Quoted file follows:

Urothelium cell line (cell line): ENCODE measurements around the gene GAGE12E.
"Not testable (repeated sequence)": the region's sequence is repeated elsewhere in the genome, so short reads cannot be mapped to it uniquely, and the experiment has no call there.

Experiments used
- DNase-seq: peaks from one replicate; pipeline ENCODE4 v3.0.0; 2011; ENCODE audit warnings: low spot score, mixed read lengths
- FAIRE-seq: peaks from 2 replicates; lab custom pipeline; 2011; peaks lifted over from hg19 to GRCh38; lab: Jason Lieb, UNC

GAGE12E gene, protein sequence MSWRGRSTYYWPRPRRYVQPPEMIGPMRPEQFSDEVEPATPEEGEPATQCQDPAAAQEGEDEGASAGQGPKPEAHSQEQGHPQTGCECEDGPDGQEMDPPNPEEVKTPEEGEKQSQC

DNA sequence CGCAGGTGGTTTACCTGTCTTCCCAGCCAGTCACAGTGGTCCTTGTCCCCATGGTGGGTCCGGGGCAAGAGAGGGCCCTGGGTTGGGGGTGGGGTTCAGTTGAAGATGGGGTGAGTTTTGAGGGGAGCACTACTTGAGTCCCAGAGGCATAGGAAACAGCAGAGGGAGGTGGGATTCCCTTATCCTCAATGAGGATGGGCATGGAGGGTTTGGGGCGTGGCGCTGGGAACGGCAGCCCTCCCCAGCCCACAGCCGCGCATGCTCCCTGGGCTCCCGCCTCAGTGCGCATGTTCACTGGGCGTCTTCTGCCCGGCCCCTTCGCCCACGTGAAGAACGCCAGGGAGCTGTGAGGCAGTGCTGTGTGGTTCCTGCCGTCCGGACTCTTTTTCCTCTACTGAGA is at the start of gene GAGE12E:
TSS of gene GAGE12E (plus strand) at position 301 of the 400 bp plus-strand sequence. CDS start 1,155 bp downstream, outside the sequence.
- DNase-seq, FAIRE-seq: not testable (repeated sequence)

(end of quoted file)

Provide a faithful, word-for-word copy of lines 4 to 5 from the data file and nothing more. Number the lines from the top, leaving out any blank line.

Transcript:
- DNase-seq: peaks from one replicate; pipeline ENCODE4 v3.0.0; 2011; ENCODE audit warnings: low spot score, mixed read lengths
- FAIRE-seq: peaks from 2 replicates; lab custom pipeline; 2011; peaks lifted over from hg19 to GRCh38; lab: Jason Lieb, UNC